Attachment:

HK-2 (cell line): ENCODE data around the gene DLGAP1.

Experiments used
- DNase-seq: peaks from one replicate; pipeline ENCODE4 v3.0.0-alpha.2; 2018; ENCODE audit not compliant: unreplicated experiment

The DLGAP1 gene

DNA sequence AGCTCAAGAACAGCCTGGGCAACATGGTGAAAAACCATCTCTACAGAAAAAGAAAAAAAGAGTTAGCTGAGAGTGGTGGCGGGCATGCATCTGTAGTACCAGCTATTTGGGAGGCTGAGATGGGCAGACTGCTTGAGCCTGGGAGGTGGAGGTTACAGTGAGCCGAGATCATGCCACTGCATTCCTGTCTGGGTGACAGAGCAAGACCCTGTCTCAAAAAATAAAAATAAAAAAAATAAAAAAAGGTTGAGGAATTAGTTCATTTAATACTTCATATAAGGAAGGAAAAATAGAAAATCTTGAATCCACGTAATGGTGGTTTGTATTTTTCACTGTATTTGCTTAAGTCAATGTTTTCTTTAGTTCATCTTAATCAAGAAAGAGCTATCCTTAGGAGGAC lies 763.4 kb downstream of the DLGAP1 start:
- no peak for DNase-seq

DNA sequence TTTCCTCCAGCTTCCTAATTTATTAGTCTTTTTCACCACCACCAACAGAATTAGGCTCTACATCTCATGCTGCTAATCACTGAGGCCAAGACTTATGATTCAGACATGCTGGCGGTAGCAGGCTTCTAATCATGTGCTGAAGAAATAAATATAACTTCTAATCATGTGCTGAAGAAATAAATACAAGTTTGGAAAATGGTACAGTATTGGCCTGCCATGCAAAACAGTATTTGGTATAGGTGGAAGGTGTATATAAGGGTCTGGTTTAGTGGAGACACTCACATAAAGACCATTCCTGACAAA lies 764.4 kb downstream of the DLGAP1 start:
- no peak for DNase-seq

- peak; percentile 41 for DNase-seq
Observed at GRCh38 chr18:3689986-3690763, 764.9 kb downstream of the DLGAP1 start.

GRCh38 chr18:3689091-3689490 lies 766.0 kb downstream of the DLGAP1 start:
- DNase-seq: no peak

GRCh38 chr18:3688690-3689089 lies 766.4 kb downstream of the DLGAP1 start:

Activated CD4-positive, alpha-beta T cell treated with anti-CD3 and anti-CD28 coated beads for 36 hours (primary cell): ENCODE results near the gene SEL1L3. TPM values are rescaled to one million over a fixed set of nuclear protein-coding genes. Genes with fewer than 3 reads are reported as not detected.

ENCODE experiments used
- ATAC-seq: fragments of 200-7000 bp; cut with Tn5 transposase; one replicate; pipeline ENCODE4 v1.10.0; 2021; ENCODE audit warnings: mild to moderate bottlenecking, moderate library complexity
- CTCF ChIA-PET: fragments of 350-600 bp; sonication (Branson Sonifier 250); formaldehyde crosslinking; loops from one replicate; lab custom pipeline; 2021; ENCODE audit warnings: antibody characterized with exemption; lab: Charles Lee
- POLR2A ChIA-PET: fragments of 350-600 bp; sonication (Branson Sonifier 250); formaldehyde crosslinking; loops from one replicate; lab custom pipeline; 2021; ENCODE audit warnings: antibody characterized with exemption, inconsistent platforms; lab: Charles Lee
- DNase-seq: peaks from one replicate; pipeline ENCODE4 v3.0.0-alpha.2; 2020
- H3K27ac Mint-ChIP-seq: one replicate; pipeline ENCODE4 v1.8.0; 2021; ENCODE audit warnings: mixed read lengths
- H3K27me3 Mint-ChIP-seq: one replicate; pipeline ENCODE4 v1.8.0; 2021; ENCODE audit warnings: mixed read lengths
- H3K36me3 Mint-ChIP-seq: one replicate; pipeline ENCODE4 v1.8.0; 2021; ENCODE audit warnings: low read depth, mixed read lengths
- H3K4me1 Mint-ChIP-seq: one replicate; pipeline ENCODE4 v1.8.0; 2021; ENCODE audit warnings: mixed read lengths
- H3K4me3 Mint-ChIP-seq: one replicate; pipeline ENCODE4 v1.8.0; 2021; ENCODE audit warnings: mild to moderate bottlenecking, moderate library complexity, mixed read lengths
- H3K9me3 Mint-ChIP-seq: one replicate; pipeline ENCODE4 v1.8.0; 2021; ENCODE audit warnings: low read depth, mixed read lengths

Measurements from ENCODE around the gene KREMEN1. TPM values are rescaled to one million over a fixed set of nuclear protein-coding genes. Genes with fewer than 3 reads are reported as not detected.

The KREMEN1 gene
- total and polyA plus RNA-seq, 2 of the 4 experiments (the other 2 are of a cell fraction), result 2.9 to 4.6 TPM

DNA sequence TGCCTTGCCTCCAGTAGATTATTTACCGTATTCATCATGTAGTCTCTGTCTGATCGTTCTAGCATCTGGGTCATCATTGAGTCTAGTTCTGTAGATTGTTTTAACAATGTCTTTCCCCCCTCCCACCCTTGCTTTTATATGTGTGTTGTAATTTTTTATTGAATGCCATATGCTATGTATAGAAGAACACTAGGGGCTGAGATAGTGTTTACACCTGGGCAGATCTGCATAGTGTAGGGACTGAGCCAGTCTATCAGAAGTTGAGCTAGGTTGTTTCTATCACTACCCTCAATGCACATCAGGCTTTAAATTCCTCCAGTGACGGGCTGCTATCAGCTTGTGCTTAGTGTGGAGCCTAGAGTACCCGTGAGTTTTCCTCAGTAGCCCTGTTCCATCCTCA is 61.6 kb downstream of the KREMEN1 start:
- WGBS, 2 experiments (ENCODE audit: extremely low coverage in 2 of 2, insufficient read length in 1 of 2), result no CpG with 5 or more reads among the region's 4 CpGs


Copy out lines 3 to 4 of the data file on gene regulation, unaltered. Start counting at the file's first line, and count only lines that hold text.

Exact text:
- DNase-seq: peaks from one replicate; pipeline ENCODE4 v3.0.0-alpha.2; 2018; ENCODE audit not compliant: unreplicated experiment

The DLGAP1 gene